We hear more negative news about the planet every day. We recently heard that climate change is responsible for many of the reaching wildfires in California.
We all need to do our part to help lower the global carbon footprint. There are number of things that we can do to be part of the solution.
In order to successfully lower your carbon footprint, you will need to be aware of the different ways that you are impacting the planet. One thing that you will need to be aware of is that around 28% of global emissions are caused by transportation.
If you’re someone who doesn’t own a car, you probably already know a thing or two about how to harness alternative modes of transport to get where you need to be. Having a car isn’t for everyone; it may not suit your lifestyle or your financial situation. It may simply be something that doesn’t appeal to you.
Not everyone wants to be solely reliant on public transport either, so let’s have a look at your other options and how sustainable they could be.
Getting a bike or e-bike
It’s no secret that bikes are a very sustainable mode of transportation. But since the lockdowns, the interest in electric bikes has been coming to the fore with sales booming across the UK and other parts of the world, too.
They’re highly sustainable, emitting much less Co2 than a car when in use. They can also be charged using renewable power like wind or solar power.
From a convenience standpoint, e-bikes gain an edge over the standard bicycle; they’re much easier to ride uphill and they can reach speeds of up to 50mph.
Borrowing a car
If you can drive but simply don’t own a car, you could consider borrowing a friend or family member’s car now and again. It’s still more sustainable than owning your own! It means there will be fewer cars on the road and you’ll probably only be using it when it’s absolutely necessary, thus cutting emissions.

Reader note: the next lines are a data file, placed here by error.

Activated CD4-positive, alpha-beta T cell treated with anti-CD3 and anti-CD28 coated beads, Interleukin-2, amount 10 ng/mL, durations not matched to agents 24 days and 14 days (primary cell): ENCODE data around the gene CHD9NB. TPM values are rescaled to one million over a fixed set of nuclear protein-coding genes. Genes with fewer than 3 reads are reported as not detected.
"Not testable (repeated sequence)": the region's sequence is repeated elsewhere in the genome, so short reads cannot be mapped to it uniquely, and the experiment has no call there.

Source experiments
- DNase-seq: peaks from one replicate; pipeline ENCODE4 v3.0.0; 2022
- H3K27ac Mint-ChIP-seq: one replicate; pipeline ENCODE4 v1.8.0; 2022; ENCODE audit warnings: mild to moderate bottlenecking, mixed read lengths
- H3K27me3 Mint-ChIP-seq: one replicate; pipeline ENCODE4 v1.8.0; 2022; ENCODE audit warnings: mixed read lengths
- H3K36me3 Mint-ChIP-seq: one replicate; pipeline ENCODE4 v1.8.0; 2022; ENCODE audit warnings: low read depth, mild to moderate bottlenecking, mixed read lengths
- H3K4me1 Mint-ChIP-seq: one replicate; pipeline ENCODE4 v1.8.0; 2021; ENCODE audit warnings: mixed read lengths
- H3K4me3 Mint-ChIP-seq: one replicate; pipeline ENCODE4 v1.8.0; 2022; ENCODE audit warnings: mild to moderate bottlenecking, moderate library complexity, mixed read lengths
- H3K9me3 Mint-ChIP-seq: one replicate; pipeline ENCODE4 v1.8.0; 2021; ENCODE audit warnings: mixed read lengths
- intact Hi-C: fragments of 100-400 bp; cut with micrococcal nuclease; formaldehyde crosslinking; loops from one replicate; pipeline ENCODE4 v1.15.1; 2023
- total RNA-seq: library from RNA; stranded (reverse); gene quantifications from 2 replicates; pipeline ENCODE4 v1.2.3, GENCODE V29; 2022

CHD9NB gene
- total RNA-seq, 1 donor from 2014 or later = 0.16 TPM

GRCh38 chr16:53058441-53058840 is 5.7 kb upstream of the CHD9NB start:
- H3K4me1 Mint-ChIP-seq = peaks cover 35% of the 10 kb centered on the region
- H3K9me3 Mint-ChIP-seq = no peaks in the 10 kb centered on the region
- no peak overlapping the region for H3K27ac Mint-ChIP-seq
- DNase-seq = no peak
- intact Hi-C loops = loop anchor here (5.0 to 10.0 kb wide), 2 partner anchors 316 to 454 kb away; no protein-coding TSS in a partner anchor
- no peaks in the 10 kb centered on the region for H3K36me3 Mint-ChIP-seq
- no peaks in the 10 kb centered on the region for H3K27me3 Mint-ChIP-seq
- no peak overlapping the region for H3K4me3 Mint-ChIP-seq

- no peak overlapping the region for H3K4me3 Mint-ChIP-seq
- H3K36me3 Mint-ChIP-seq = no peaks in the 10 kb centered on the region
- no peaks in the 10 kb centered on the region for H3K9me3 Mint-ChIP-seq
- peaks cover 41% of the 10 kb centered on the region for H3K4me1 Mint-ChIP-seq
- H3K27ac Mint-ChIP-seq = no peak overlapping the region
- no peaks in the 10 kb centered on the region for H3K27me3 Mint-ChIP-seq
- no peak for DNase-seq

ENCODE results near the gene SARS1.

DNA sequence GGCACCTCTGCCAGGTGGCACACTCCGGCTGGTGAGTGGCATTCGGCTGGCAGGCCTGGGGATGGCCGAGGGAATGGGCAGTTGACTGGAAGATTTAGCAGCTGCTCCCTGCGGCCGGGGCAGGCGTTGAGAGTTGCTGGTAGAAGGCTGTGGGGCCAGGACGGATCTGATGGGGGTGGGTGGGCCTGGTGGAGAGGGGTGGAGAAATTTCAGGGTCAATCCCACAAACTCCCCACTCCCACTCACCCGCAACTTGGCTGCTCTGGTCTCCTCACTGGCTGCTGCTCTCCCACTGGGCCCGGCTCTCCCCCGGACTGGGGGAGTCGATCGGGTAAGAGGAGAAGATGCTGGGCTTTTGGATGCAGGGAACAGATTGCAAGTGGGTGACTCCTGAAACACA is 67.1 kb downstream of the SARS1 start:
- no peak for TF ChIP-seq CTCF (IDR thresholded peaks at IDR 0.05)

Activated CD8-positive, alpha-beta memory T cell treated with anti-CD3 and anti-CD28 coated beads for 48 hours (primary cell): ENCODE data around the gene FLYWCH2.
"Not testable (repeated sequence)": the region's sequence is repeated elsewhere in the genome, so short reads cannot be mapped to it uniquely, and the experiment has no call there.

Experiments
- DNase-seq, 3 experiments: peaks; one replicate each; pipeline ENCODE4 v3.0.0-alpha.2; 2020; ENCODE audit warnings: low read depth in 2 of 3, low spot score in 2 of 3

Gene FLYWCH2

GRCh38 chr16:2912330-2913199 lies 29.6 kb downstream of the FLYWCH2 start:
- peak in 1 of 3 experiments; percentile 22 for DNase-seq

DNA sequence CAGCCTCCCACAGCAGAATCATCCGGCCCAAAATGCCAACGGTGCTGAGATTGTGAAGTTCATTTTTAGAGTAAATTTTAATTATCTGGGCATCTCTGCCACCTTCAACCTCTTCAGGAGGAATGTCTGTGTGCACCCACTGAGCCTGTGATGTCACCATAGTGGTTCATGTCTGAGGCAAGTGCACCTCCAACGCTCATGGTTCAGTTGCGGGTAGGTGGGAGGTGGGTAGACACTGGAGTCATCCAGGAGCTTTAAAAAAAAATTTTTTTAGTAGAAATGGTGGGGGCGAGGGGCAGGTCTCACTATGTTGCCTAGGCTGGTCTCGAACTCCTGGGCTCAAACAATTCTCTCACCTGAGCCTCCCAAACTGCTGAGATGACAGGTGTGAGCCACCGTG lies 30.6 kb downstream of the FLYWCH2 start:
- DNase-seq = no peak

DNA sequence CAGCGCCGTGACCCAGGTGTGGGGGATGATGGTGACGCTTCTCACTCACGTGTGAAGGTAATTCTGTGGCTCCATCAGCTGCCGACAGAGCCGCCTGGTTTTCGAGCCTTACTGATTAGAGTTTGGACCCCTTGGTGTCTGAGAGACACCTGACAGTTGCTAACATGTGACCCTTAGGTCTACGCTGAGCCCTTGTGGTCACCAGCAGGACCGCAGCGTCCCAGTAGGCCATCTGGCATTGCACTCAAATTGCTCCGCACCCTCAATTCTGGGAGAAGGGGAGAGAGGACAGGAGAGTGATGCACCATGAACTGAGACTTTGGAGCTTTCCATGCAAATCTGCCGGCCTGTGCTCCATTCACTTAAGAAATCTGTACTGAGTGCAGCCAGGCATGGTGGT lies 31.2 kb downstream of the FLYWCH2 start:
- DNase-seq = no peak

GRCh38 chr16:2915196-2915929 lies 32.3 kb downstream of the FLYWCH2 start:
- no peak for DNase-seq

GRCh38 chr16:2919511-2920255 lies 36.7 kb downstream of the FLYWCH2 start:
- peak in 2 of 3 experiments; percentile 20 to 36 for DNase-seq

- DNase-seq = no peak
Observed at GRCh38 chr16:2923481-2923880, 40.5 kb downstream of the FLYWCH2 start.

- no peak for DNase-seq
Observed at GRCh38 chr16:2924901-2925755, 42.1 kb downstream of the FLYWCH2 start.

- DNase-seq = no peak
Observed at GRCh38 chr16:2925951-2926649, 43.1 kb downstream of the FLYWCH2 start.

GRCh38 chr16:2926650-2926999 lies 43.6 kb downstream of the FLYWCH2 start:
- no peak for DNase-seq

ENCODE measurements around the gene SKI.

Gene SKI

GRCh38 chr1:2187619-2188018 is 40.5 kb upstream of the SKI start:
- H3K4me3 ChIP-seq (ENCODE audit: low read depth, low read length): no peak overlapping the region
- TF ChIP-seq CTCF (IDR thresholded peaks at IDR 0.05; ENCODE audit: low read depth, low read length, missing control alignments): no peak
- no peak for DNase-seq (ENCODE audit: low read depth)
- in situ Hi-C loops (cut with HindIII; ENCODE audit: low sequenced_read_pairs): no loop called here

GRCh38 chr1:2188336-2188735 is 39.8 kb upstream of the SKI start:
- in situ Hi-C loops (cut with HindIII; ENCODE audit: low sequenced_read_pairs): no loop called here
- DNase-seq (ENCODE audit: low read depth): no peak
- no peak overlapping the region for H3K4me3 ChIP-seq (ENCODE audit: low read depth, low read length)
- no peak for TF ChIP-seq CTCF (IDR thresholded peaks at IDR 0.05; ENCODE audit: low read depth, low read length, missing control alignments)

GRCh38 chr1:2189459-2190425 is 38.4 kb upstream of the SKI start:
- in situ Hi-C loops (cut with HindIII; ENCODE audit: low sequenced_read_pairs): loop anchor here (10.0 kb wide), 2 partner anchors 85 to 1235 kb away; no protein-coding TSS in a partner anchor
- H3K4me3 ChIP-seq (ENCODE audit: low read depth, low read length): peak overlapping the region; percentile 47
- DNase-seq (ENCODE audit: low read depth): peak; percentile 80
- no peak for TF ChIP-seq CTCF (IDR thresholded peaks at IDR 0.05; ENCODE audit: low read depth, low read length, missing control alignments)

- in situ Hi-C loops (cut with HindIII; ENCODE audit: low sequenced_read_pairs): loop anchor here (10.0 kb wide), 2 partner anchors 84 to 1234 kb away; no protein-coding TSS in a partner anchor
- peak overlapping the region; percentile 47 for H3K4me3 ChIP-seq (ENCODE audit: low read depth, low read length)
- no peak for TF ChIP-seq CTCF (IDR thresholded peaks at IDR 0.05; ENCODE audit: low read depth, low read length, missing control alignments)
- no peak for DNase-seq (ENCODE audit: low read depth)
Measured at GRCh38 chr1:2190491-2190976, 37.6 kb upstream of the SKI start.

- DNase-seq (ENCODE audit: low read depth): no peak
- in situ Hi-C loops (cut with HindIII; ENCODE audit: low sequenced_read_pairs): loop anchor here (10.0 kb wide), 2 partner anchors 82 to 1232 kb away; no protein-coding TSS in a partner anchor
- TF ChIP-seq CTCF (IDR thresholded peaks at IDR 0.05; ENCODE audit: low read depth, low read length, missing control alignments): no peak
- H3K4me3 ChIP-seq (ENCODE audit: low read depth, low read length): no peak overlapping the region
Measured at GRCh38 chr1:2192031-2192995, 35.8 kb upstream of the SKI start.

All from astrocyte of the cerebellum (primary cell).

Temporary car insurance company Dayinsure recorded that 14.5M drivers have borrowed someone’s car in the last two years. If you like this idea, there are a few simple things you need to do first.
- To be on the safe side, it’s a good idea to get written as well as verbal permission from your friend to use their car.
- Don’t assume that you’re automatically covered by their insurance policy. Get added as a named driver if this arrangement is going to be regular. If not, you can always take out a flexible temporary car insurance policy yourself.
- Familiarise yourself with the car before you take it out on a proper journey. Get acquainted with the automatic or manual drive, the mirror positioning, and the acceleration.
Finally, be mindful of showing good car courtesy. Nicholas Shaw, temporary car insurance expert, shares:
“By treating the car as if it was your own, you will not only drive much safer but it’s also a great way to show your friend respect and gratitude.”
This is more likely to create a favourable dynamic where your friend is likely to agree to lend you the car again in the future.
If you’re fairly mobile, walking is an enjoyable past-time as well as a practical way to get those short trips accomplished. This is sustainable. If everyone were to replace a short car journey such as nipping to the shops with a walk instead, the cumulative effect would be significant.
To motivate yourself to make a regular habit of this, you may want to bring along some music or find a go-to podcast to keep you company on your jaunts.
We all need to do our part to help lower the global carbon footprint by using green transportation
Increasingly dire news about the state of the planet is posted every day. We all need to do our part to help make things better. This is going to entail using eco-friendly transportation options as much as possible.
Everyone’s lifestyles and daily commitments are different, but the good news is that there are many ways to get around that don’t require you to own a car!
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